Most non traumatic fatalities among high school and college football athletes do not occur while playing the game of football, but rather during conditioning sessions which are often associated with overexertion or punishment drills required by coaches and team staff, according to research presented today at the American Orthopedic Society for Sports Medicine Annual Meeting. The research was present by Dr. Barry P. Boden of The Orthopaedic Center, Rockville, Md.
Non traumatic fatalities
Football is associated with the highest number of fatalities of any high school or college sport; but the number of traumatic injuries incurred while playing football have decline significantly since the 1960s. However, the annual number of non-traumatic fatalities has stay constant with current rates; so that are two to three times higher than traumatic fatalities.
Heat and sickle cell trait fatality rates were compare pre and post implementation of the NCAA; football acclimatization model in 2003 and sickle cell screening policies implement in 2010, respectively. Boden and his team review 187 non-traumatic football fatalities that occurr between 1998 and 2018. The researchers obtain information from extensive internet searches; so as well as depositions, investigations, autopsies, media and freedom of information reports.
Of the 187 fatalities, more than half (52%) were due to cardiac issues; 24% were cause by heat; and five percent from asthma. “The majority of deaths occurr outside of the regular season months of September through December; so with the most common month for fatalities being August,” Boden report.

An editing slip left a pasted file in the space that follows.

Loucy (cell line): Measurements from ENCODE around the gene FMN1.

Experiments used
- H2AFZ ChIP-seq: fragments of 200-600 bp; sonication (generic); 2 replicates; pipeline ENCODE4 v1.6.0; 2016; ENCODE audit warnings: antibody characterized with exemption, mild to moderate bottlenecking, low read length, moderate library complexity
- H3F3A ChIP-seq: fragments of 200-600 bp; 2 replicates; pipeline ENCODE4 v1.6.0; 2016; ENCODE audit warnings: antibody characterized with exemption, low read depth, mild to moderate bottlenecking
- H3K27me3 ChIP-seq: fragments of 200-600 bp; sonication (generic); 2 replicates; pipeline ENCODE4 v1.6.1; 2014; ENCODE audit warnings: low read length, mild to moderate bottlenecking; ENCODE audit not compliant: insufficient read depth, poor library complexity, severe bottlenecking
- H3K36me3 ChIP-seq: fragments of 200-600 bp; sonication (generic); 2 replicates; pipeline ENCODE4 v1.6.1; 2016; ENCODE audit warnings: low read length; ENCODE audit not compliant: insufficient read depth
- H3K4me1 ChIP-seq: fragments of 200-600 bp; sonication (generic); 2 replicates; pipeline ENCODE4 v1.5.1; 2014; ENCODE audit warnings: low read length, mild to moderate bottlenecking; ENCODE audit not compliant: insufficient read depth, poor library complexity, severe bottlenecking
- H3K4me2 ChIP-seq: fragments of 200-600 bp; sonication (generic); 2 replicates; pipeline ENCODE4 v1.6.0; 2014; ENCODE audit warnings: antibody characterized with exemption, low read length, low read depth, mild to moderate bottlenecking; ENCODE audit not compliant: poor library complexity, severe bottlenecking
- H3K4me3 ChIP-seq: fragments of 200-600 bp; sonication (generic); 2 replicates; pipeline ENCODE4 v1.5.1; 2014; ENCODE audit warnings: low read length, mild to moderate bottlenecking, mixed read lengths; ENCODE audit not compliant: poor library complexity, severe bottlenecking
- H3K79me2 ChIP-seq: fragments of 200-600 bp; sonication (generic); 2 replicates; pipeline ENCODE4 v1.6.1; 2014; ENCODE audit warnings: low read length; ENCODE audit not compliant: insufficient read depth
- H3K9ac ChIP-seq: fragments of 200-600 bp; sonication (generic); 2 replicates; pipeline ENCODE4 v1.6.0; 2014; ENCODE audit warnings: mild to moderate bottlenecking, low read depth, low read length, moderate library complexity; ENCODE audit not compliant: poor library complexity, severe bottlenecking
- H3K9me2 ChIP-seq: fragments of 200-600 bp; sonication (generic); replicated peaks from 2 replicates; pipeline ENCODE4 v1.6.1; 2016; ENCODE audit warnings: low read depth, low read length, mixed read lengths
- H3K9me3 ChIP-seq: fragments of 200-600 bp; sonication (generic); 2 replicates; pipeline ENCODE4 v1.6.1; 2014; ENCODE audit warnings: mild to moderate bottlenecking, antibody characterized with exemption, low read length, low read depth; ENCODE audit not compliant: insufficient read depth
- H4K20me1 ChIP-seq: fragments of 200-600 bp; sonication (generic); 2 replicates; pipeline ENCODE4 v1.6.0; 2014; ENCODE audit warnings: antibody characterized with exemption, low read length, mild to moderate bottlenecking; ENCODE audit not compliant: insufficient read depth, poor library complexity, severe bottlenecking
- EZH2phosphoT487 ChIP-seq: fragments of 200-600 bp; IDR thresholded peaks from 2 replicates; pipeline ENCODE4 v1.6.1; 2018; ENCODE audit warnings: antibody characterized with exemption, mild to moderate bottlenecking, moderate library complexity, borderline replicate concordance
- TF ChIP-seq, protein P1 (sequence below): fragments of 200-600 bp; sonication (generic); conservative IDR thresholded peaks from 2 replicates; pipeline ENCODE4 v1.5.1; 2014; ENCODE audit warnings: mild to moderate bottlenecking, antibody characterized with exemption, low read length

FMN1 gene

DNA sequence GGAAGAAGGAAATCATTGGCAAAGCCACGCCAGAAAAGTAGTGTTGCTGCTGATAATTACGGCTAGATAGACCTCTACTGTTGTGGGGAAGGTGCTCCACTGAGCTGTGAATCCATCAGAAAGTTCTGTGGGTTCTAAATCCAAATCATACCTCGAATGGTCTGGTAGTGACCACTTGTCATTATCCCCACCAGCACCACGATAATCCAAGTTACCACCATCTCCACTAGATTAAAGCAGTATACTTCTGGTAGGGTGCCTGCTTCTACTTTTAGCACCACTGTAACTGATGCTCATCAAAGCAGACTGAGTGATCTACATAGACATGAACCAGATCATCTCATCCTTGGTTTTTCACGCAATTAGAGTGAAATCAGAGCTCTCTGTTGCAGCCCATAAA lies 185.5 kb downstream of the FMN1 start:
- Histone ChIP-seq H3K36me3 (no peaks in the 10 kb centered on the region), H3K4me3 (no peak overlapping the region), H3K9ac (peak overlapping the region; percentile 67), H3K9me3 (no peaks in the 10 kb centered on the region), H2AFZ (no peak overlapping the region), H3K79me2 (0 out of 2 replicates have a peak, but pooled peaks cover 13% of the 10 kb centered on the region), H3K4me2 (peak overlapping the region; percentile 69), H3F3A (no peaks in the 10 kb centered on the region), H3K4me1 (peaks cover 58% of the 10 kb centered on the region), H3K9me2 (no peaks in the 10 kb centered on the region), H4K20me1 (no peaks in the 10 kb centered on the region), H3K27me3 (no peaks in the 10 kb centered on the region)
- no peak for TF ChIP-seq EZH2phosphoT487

Heat related fatalities
Boden said many of the fatalities had three issues in common: the conditioning sessions; hence were supervise by the football coach or strength and conditioning coach; irrationally intense workouts and/or punishment drills were schedule; and an inadequate medical response was implement. The average annual rate of heat relate fatalities remain unchanged at the collegiate level pre- and post-implementation of the NCAA football acclimatization model in 2003.
The average annual number of sickle cell trait deaths in collegiate football decline 58% after the 2010 NCAA sickle cell screening policies were implement. At the high school level, where there are no sickle cell guidelines; so the number of sickle cell fatalities increase 400% since 2010. The football acclimatization model implement by the NCAA in 2003 has fail at reducing exertional heat relate fatalities at the collegiate level.
Sickle cell trait screening policies adopt by the NCAA in 2010 have effective; hence at reducing fatalities in college athletes and similar guidelines should be mandate at the high school level. “Conditioning relate fatalities are preventable by establishing standards in workout design, holding coaches and strength and conditioning coaches accountable, ensuring compliance with current policies, and allowing athletic health care providers complete authority over medical decisions,” Boden reported.